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From: Rosalie Wyonch

To: Canadians Concerned about Automation

Date: December 9, 2020

Re: The Robots Are Still Coming, but Not for Everyone’s Job 

Technological change is a driving force behind economic growth. It can improve productivity for existing goods and services, meaning the same output can be achieved with fewer inputs, or more can be produced with the same amount of human labour.

Technologies also enable the development of new products and services that can create new occupations and consumer demand where none existed before. The process of technological change is, however, disruptive, rendering particular occupations obsolete or changing entire industries relatively quickly. At the same time, new business models and occupations grow to replace them.

My new C.D. Howe Institute Commentary assesses the likely impact of technological automation on Canada’s labour market and compares these results to past predictions.

Overall, it shows a lower proportion of employment at high risk of automation (about 22 percent) than most previous estimates.

Some occupations are clearly highly automatable, and many are being automated already – gas station attendants, bank tellers and store cashiers, for example. There are others that are quite obviously not automatable due to a particular human element or specialized set of skills – neurosurgeons or detectives.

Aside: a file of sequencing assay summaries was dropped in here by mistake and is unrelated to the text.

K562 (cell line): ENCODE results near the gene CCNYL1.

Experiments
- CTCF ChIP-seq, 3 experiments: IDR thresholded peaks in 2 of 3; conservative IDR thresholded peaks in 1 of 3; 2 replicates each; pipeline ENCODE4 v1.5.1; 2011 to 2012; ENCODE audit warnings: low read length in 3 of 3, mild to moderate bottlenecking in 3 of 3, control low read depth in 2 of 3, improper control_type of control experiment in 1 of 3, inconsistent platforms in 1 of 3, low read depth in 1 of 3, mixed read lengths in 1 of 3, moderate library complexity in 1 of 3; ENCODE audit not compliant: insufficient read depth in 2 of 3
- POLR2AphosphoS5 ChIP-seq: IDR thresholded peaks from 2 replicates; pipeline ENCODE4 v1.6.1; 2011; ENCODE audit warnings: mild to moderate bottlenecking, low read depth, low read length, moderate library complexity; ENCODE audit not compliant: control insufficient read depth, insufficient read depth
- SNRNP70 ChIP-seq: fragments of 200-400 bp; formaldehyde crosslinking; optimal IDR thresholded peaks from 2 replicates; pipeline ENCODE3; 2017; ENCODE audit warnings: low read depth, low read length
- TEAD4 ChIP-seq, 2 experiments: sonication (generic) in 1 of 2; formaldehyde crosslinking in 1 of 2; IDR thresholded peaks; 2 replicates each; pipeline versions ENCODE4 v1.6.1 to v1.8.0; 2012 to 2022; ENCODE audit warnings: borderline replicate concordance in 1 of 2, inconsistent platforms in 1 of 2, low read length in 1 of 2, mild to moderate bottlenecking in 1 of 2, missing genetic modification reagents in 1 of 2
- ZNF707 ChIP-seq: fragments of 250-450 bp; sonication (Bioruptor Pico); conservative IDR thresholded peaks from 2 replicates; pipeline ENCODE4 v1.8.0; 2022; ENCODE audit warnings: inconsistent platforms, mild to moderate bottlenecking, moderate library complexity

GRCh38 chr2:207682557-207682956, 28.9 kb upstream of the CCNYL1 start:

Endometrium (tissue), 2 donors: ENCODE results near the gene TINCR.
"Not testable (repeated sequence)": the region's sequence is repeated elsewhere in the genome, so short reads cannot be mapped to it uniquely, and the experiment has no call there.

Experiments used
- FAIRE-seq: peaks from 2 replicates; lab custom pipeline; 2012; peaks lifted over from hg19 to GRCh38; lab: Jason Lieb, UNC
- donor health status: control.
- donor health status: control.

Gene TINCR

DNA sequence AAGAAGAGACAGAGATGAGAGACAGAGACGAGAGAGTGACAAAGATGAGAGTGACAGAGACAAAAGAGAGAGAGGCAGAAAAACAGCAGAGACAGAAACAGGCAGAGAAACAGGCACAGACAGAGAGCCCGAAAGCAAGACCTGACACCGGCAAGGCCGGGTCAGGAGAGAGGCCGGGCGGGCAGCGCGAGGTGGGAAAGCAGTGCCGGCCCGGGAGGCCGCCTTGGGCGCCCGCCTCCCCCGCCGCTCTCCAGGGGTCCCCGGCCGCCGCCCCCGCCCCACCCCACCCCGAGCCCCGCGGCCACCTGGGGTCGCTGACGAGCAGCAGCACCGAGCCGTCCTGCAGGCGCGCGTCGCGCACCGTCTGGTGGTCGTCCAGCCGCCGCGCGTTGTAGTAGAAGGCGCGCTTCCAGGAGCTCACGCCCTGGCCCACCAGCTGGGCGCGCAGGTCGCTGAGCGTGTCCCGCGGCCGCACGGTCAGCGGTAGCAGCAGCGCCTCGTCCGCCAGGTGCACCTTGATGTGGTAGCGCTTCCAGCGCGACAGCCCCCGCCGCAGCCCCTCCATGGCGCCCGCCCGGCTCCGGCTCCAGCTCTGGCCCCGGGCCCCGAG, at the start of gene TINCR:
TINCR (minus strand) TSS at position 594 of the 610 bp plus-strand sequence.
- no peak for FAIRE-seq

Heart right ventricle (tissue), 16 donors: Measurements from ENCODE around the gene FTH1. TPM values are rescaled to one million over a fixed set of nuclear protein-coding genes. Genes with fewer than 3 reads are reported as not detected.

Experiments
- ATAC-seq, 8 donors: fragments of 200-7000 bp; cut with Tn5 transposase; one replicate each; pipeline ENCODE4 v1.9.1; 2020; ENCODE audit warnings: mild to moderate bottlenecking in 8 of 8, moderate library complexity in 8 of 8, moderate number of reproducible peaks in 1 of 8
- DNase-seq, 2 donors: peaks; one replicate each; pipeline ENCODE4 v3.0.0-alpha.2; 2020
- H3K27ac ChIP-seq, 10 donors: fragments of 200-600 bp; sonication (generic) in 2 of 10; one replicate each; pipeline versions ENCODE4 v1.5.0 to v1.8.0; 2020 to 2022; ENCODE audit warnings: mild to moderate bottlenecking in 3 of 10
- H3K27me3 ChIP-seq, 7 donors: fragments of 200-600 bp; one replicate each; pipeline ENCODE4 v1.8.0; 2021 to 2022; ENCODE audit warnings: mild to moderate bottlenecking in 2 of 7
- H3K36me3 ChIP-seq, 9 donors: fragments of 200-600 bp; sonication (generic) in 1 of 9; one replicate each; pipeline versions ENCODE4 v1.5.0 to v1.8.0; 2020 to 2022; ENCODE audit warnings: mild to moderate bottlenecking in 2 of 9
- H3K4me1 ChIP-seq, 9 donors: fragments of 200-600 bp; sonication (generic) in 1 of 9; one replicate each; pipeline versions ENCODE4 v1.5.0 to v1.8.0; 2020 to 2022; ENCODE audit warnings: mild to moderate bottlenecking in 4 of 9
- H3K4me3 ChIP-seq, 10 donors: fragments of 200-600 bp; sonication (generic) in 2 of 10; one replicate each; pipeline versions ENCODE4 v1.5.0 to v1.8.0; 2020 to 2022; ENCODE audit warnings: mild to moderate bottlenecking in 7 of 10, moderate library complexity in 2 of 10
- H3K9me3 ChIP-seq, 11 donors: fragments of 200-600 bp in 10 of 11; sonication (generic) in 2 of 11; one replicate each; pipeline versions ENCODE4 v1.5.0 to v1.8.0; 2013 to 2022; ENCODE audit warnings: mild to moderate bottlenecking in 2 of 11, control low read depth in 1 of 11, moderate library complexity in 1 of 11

Most occupations are not fully automatable but at the same time are not immune to automation. The occupations that are more likely to be automated generally contain more well-defined tasks and repetition, such as those in manufacturing. About one in five Canadian workers are employed in a job that could theoretically be automated. By 2028, projections indicate that employment in these occupations will decline by only about 90,000 jobs.

Meanwhile, jobs that are only somewhat susceptible to automation (medium risk) make up about 40 percent of current employment. This proportion is projected to decline slightly to about 37 percent by 2028. These projections indicate that the labour market has been adapting to technological change over time and is likely to continue along a similar trajectory.

The analysis of automation susceptibility by individual characteristics indicates that Black and Indigenous Canadians are employed in occupations that are highly susceptible to automation in higher proportions than the population average. It is likely that the relatively higher susceptibility to automation is related to the worse average employment outcomes of Black and Indigenous people relative to the Canadian average.

Men, women and immigrants, however, face a similar average risk from automation. Overall, the differences are not large enough to warrant targeted pre-emptive policies specifically to prevent technology-induced unemployment for particular groups. Instead, the inequality effects of automation could be indirectly addressed through education and labour-market policies that target inequality more broadly.

However, with growth in non-standard employment, traditional job-support policies may not be available to all workers impacted by automation. Following the current COVID-19 crisis, the government should analyze the effects of its emergency income support programs and use the insights to modernize employment insurance and address income and employment support gaps.

Rosalie Wyonch is a Policy Analyst at the C.D. Howe Institute.

To send a comment or leave feedback, email us at blog@cdhowe.org.

The views expressed here are those of the author. The C.D. Howe Institute does not take corporate positions on policy matters.